NoticeAbility passes two-year milestone on Vineyard

NoticeAbility passes two-year milestone on Vineyard

NoticeAbility, a nonprofit that aims to provide schools with curriculum designed with dyslexic children’s needs in mind, marked two years in the Vineyard’s public school system this summer. In celebration of those who “funded the incubation of the organization,” as Dean Bragonier, founder of NoticeAbility, told The Times, a clambake and bonfire was held on Job’s Neck Beach last Friday evening.

“This spot is of great significance to me,” Bragonier said from atop a hay trailer to those gathered on the sand. “In 2015 I wanted to start this organization to help empower students with dyslexia. I decided the best way to get people’s attention was to do something absurd and attempt to swim around this Island. I got to this point here…

Read More

Renowned Director of the MIT Personal Robot Group joins members of the Department of Engineering at Harvard University to help NoticeAbility build its Robotics Engineering curriculum

Last February, NoticeAbility was contacted by Aparna Rajesh, co-captain of Prototype G, a 9-person, all-female robotics team from New Jersey (ages 13-17 years old). Aparna had seen Dean’s Ted Talk and contacted NoticeAbility for advice: How could members of Prototype G teach their dyslexic friend about robotics (a field that, after all, caters to the dyslexic advantage)?

Read More

Join NoticeAbility July 25th in welcoming Thomas West to discuss his new book: Seeing What Others Cannot See

Excited to announce that Thomas West, the pioneer author in the dyslexic advantage field, will join Dean at his talk at the Field Club in Edgartown on 7/25 at 6:30. Having penned landmark books like In the Mind's Eye and Thinking like Einstein, Tom will be signing his newest release Seeing What Others Cannot See. The proceeds of all book sales will benefit NoticeAbility.

Read More

MVTimes: Dyslexia takes center stage

How do you protect important papers from an unfortunate coffee spill? What’s the most effective and convenient way to use technology to find lost items? How do you make man’s best friend available on demand? On Thursday, Dec. 22, three teams of students from Dean Bragonier’s innovative educational curriculum for students with dyslexia — Noticeability (NA) — gave their sales pitches for these ideas to a packed audience at Alex’s Place.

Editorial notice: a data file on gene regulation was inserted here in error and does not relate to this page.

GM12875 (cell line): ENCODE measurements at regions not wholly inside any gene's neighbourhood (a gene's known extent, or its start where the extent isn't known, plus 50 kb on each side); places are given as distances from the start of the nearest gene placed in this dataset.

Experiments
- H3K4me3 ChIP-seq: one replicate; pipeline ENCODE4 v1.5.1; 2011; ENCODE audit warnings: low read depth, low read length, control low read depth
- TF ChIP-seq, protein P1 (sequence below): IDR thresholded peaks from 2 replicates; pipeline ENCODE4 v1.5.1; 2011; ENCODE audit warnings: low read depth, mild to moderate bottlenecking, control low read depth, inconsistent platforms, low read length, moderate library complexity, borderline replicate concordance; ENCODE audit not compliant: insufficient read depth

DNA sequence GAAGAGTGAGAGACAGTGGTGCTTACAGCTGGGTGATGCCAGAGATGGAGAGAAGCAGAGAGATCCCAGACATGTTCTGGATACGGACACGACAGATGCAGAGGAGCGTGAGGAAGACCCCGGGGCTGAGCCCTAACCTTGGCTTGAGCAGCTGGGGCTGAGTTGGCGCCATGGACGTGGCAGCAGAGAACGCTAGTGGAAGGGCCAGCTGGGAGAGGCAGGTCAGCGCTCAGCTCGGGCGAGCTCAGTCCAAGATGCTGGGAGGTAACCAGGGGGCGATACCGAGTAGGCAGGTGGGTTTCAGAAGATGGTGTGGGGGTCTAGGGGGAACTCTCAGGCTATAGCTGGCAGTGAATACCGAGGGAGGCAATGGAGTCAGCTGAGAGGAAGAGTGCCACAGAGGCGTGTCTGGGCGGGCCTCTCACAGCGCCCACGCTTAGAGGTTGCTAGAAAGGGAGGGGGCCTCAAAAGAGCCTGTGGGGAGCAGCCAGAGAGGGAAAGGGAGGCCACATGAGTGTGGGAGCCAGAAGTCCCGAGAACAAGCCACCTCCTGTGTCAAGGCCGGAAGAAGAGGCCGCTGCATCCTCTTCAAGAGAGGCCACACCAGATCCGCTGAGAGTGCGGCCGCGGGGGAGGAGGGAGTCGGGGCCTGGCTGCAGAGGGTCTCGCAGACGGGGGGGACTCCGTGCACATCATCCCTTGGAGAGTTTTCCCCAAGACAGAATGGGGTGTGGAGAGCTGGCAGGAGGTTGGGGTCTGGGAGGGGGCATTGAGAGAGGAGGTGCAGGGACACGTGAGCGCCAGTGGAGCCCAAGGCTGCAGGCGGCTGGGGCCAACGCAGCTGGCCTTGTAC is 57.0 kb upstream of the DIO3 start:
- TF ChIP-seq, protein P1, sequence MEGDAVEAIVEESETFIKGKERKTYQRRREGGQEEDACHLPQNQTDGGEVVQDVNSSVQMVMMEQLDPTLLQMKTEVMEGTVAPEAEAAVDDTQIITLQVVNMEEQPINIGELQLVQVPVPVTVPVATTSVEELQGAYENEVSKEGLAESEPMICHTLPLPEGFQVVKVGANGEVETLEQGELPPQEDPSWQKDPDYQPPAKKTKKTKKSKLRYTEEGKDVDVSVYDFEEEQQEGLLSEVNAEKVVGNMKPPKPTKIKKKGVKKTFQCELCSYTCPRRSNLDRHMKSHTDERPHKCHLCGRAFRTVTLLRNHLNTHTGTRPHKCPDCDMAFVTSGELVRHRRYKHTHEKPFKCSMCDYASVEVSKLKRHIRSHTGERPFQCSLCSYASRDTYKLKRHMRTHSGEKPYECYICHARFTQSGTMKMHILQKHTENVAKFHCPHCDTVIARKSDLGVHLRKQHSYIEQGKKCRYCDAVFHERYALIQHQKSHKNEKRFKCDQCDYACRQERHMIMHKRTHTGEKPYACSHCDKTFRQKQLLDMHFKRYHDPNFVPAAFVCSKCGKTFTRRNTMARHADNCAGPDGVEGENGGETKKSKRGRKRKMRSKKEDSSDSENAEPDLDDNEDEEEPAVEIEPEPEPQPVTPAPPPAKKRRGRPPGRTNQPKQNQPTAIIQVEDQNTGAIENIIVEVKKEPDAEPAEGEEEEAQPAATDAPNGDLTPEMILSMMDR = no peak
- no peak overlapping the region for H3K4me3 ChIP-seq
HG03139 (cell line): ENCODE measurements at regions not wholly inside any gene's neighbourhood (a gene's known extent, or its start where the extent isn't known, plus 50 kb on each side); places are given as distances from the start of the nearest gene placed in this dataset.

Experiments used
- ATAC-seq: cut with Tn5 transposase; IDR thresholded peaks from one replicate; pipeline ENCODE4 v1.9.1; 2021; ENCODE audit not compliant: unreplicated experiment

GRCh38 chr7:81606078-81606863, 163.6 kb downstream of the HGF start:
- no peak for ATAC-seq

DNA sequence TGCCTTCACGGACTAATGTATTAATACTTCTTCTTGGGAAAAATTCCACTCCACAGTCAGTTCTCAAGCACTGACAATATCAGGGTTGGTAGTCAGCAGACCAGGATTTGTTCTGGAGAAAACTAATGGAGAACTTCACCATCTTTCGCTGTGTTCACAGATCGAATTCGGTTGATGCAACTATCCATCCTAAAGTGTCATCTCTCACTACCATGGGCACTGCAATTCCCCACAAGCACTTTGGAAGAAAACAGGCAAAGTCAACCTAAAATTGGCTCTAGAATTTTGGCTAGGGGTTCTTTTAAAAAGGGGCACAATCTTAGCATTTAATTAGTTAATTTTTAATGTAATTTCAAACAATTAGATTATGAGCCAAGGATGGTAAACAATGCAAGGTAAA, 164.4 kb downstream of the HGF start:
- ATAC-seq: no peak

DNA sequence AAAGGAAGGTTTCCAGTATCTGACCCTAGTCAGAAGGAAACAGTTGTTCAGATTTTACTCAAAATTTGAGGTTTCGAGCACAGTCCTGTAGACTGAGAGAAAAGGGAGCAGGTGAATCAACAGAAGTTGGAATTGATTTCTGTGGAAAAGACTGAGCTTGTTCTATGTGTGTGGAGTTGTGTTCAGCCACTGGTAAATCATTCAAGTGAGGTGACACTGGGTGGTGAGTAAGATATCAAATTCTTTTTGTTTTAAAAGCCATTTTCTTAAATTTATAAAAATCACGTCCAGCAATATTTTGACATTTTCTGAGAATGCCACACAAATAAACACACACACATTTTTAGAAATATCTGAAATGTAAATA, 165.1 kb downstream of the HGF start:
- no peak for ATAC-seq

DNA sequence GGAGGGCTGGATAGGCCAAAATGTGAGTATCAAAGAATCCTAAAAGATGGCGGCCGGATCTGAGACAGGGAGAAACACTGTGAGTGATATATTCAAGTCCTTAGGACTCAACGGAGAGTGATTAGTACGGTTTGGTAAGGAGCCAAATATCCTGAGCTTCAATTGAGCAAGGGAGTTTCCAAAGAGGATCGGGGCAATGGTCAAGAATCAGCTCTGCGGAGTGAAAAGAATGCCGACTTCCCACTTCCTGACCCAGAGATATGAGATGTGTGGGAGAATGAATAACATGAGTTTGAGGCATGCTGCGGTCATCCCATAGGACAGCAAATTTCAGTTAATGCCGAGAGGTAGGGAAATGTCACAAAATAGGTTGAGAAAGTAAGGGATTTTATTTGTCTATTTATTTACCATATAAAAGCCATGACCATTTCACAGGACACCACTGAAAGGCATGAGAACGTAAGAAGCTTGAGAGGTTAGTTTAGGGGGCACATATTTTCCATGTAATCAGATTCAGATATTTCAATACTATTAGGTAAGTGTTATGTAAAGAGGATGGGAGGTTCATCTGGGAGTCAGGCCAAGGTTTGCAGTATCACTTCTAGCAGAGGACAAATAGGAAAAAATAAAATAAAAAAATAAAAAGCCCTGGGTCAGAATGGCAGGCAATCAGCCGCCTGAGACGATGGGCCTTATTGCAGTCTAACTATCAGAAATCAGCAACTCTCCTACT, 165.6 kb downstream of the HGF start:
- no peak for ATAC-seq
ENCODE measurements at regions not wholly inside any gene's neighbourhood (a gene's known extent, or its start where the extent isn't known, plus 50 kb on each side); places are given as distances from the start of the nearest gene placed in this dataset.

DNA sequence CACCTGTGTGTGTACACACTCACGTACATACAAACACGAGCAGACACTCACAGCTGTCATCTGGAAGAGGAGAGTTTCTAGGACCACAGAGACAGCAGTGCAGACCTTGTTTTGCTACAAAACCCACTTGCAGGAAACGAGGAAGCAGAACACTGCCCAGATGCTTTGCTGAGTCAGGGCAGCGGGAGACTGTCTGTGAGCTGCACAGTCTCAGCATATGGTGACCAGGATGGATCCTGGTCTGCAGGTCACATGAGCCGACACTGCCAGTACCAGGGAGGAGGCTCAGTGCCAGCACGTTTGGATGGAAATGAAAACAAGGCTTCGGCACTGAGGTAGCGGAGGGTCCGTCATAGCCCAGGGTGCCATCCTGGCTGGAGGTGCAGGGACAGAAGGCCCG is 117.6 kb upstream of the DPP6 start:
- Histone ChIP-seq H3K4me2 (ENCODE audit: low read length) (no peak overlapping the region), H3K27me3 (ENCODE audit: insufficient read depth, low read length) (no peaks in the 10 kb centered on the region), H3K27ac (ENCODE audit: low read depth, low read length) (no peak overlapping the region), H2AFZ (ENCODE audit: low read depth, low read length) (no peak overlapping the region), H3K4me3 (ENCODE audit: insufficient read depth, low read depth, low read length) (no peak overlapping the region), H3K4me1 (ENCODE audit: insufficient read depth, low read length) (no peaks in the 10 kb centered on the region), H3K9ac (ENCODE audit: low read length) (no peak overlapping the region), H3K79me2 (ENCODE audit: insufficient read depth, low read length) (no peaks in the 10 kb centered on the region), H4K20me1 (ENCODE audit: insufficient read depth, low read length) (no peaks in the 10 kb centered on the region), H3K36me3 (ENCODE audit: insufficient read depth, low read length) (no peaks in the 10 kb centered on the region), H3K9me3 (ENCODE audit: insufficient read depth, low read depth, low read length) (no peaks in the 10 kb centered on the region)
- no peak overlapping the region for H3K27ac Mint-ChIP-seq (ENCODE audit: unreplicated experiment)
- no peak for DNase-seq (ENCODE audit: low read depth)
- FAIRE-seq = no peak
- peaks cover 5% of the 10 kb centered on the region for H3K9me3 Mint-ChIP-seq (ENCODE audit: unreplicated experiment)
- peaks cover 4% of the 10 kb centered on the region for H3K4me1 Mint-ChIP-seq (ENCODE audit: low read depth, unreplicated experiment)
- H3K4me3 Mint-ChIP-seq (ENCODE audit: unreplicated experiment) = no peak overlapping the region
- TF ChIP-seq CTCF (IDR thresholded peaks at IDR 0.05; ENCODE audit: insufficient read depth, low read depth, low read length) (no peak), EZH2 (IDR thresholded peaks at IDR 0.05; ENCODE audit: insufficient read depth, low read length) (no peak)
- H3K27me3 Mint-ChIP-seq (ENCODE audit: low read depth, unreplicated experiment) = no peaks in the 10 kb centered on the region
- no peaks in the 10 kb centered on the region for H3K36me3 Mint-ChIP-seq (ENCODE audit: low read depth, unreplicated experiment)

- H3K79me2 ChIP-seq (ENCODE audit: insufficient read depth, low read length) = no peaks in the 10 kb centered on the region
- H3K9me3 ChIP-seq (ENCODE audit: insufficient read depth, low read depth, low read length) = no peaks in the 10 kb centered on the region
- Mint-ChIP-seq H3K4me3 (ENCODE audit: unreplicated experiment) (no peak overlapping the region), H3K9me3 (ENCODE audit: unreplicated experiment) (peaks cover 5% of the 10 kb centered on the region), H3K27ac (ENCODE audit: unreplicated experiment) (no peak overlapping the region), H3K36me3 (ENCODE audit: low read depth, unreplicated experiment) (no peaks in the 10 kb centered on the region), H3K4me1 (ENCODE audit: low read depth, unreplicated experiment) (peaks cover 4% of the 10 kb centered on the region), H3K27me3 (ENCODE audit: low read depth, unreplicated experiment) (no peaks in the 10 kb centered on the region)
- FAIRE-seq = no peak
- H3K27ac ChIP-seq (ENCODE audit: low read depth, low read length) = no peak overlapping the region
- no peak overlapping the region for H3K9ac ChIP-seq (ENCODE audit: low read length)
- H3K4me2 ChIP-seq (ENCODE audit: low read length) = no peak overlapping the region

Read More

Forbes: How This Founder Gets The World To Care About Dyslexia

I first met Dean Bragonier, the founder of NoticeAbility — a nonprofit changing the world for students with dyslexia — after I saw him pitch at a Power Launch‘s Pitch InEvent in Boston. Pitch In is essentially a Shark Tank for Nonprofits and I love attending these events because you can learn a lot by watching executive directors pitch their organizations to the judges and audience. It’s fun to get a glimpse into how donors decide where to invest their funding and it’s interesting to see the way in which people use stories to demonstrate both their impact and their need.

Read More

Martha's Vineyard Times: Unlocking the Power of Dyslexics

That damn Industrial Revolution.

If you were a dyslexic before then, you could kind of fly under the radar, but then it happened: the invention of the printing press. And along with it came the insistence that text-based learning be the standard for the transmission of education. Because right there, 20 percent of the population had a collective brain freeze. The one out of five people in the world who were dyslexic could make little to no sense of a printed page, and to them, technology became the enemy.

Read More

Dean's Interview with The Editorial: Dyslexic Champion

We’re 20% of the population. One in five individuals that you pass on the street today have dyslexia, but we represent 50% of all incarcerated youth. We also represent 60% of adolescents involved in drug and alcohol rehabilitation.